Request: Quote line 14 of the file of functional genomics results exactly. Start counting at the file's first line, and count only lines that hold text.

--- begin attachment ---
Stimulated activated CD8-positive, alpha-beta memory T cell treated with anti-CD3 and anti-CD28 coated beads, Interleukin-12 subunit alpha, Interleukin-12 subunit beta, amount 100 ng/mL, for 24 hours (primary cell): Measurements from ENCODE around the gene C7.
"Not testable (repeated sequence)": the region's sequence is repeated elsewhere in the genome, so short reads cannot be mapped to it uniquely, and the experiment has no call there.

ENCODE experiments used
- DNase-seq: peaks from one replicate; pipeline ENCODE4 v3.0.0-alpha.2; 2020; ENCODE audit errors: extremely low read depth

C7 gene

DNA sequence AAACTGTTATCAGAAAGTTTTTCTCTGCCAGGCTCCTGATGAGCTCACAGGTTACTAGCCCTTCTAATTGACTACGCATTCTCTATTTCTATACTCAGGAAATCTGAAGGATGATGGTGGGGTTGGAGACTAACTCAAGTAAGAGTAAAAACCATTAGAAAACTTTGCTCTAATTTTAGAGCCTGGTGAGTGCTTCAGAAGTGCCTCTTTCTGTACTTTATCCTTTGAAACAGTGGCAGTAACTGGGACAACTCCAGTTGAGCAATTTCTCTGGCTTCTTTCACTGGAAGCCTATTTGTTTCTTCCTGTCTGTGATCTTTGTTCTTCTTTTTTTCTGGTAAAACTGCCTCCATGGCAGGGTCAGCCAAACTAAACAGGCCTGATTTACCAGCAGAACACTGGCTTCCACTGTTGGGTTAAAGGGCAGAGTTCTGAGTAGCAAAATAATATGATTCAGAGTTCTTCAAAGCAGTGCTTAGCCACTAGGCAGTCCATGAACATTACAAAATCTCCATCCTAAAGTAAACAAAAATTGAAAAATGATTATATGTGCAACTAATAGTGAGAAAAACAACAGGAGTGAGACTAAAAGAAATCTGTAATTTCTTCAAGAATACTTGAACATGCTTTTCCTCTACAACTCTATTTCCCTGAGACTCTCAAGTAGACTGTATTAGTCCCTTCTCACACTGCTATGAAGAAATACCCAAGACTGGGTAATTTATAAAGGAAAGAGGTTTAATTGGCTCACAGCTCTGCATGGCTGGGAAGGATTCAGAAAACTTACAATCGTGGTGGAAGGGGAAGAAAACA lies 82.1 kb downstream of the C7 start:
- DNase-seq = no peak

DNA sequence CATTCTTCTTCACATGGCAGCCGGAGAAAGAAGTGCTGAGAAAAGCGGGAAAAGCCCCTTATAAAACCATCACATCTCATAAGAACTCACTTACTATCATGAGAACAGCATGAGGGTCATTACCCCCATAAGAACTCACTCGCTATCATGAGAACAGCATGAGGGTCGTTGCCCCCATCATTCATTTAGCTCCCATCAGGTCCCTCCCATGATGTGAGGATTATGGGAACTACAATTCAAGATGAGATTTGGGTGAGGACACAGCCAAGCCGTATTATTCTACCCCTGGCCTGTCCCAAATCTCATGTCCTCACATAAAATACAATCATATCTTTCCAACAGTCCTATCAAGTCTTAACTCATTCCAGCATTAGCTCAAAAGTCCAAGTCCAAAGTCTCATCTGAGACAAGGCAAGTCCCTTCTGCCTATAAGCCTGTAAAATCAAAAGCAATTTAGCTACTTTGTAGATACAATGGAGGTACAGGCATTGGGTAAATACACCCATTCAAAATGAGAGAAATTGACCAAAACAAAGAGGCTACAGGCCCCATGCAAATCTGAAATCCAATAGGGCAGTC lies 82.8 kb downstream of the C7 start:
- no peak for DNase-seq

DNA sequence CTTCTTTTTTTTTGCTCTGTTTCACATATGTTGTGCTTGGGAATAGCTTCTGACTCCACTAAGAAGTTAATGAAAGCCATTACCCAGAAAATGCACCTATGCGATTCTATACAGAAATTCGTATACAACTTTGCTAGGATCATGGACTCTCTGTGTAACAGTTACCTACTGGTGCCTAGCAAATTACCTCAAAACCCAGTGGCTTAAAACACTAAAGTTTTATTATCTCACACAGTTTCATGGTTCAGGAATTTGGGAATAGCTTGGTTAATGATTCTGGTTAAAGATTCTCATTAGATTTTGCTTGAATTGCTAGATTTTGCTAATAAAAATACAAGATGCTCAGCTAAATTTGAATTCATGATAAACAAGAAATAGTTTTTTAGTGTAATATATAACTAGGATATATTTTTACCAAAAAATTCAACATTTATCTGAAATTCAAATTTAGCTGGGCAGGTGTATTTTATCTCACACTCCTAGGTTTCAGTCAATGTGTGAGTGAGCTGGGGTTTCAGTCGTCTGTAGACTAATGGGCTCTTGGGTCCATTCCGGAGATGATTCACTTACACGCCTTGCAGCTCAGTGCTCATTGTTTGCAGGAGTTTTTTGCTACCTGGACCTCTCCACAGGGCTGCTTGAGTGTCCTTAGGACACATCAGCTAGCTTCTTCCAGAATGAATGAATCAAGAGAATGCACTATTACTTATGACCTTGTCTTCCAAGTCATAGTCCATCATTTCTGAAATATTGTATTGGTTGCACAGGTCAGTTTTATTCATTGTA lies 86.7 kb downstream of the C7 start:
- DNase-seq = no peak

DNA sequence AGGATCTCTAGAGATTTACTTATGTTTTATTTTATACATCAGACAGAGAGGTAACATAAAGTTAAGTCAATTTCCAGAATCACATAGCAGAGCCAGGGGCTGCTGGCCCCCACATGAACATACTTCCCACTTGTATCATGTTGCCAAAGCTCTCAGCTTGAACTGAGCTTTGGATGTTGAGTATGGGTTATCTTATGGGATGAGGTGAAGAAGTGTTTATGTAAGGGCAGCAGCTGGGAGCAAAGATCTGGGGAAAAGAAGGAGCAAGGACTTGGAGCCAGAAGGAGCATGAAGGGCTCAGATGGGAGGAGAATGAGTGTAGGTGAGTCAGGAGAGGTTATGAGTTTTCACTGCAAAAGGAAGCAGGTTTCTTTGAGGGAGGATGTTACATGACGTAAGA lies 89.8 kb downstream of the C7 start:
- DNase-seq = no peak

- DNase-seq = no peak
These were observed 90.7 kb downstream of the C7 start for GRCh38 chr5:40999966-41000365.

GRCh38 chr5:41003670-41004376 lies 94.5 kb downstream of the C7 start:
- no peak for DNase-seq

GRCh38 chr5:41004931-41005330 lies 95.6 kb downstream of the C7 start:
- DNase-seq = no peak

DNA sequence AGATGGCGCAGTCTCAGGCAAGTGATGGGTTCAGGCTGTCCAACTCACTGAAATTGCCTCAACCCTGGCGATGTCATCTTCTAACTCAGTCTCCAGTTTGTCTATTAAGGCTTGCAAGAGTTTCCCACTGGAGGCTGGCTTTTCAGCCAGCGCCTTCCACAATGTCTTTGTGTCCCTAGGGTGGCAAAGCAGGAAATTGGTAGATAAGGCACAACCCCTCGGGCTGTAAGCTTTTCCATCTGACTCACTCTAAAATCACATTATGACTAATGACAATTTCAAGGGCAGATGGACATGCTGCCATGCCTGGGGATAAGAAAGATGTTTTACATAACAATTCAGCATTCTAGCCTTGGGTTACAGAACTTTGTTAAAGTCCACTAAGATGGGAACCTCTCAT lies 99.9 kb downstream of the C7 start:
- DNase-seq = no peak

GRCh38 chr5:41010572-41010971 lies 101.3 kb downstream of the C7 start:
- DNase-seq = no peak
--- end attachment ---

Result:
- DNase-seq = no peak